Imaging Oxygen Metabolism in Acute Stroke Using MRI

  • Hongyu An
  • Andria L. Ford
  • Katie D. Vo
  • Qingwei Liu
  • Yasheng Chen
  • Jin-Moo Lee
  • Weili Lin
Advances in Neuro-Imaging (M Wintermark, Section Editor)

DOI: 10.1007/s40134-013-0039-3

Cite this article as:
An, H., Ford, A.L., Vo, K.D. et al. Curr Radiol Rep (2014) 2: 39. doi:10.1007/s40134-013-0039-3
Part of the following topical collections:
  1. Advances in Neuro-Imaging


The ability to image the ischemic penumbra during hyperacute stroke promises to identify patients who may benefit from treatment intervention beyond population-defined therapeutic time windows. MR blood oxygenation level-dependent (BOLD) contrast imaging has been explored in ischemic stroke. This review provides an overview of several BOLD-based methods, including susceptibility-weighted imaging, R2, R2*, R2′, R2* under oxygen challenge, MR_OEF and MROMI approaches to assess cerebral oxygen metabolism in ischemic stroke. We will review the underlying pathophysiological basis of the imaging approaches, followed by a brief introduction of BOLD contrast. Finally, we will discuss the applications of the BOLD approaches in patients with ischemic stroke. BOLD-based methods hold promise for imaging tissue oxygenation during acute ischemia. Further technical refinement and validation studies in stroke patients against positron emission tomography measurements are needed.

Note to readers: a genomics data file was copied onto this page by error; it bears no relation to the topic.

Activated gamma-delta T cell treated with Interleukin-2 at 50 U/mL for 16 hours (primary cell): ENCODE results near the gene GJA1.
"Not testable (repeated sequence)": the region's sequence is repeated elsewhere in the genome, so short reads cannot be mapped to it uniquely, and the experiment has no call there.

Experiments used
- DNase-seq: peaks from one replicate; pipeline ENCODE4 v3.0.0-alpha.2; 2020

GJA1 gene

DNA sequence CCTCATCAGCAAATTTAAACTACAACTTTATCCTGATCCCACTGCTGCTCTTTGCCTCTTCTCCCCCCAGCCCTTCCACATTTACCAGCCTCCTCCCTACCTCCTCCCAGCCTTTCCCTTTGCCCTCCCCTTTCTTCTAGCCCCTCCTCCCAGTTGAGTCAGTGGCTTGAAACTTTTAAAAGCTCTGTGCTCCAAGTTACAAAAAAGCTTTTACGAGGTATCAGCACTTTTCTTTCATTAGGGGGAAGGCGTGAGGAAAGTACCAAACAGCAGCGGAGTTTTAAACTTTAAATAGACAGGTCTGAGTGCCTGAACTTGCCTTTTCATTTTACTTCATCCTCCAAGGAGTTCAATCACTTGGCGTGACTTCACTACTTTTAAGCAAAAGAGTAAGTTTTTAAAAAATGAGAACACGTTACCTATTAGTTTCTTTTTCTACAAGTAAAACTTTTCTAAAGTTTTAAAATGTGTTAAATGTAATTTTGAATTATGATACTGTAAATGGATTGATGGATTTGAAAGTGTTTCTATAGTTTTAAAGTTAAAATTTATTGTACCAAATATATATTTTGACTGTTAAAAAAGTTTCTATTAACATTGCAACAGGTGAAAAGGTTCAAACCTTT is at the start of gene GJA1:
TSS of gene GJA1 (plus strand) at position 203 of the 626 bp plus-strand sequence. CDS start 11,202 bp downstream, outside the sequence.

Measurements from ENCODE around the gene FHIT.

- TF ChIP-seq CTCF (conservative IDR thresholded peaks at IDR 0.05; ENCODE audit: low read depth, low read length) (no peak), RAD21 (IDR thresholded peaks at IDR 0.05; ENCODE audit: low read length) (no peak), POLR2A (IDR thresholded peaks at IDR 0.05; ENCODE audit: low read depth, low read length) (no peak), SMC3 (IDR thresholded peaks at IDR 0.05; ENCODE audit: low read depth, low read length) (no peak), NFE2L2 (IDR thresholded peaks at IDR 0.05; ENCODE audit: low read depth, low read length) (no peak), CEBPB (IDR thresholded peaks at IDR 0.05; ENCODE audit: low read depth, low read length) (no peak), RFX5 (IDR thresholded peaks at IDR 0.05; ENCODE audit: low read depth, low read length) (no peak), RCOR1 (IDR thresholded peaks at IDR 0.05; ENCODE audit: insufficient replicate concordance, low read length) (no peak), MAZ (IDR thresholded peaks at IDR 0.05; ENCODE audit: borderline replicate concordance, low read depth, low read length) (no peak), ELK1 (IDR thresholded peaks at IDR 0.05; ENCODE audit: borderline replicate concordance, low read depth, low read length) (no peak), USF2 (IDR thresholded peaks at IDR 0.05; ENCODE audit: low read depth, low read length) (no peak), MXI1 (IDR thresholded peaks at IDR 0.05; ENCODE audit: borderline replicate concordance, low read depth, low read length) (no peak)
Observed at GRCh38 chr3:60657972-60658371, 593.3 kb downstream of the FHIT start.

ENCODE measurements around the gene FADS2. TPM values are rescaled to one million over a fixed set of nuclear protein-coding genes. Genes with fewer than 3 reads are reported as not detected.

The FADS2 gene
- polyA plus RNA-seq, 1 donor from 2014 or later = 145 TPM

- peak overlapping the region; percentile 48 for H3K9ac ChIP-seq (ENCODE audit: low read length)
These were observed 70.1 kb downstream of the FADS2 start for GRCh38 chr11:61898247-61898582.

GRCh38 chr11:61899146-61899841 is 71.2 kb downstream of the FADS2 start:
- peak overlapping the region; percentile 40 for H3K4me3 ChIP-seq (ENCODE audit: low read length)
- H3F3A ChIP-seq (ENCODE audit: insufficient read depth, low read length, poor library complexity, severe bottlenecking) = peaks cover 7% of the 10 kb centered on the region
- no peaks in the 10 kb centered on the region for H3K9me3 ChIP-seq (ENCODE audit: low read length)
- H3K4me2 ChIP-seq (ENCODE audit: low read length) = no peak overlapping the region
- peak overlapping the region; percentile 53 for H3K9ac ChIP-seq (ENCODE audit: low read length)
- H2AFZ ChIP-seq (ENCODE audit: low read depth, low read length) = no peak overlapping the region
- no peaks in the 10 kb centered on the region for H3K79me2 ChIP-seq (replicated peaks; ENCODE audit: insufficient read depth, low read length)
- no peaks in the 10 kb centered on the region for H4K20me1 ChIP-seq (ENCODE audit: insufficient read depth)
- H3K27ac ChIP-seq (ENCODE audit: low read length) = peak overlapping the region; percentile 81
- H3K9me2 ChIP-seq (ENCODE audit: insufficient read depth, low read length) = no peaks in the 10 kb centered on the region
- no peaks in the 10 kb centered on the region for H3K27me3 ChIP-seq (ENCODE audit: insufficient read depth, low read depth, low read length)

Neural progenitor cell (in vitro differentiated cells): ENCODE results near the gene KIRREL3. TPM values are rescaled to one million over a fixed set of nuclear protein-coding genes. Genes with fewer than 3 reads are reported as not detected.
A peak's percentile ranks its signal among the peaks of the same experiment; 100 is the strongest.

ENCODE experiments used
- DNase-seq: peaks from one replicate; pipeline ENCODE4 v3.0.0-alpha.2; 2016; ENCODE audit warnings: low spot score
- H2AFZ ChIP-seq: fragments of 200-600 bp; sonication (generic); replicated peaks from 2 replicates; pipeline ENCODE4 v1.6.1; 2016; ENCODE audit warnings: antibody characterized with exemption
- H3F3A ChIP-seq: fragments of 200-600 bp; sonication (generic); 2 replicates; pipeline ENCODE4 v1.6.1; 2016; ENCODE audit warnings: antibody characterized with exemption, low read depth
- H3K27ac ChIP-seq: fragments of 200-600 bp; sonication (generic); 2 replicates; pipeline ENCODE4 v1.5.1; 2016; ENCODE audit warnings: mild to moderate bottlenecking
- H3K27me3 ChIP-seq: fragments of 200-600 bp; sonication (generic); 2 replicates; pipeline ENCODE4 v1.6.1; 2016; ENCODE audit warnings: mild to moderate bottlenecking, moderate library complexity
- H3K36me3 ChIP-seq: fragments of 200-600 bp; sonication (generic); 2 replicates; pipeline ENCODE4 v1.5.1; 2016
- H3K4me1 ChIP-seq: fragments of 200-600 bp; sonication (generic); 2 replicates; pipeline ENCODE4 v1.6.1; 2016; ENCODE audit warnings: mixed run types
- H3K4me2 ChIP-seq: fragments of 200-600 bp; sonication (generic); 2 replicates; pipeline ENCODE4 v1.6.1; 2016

MRI BOLD Oxygen extraction fraction Cerebral blood flow Oxygen metabolism Ischemia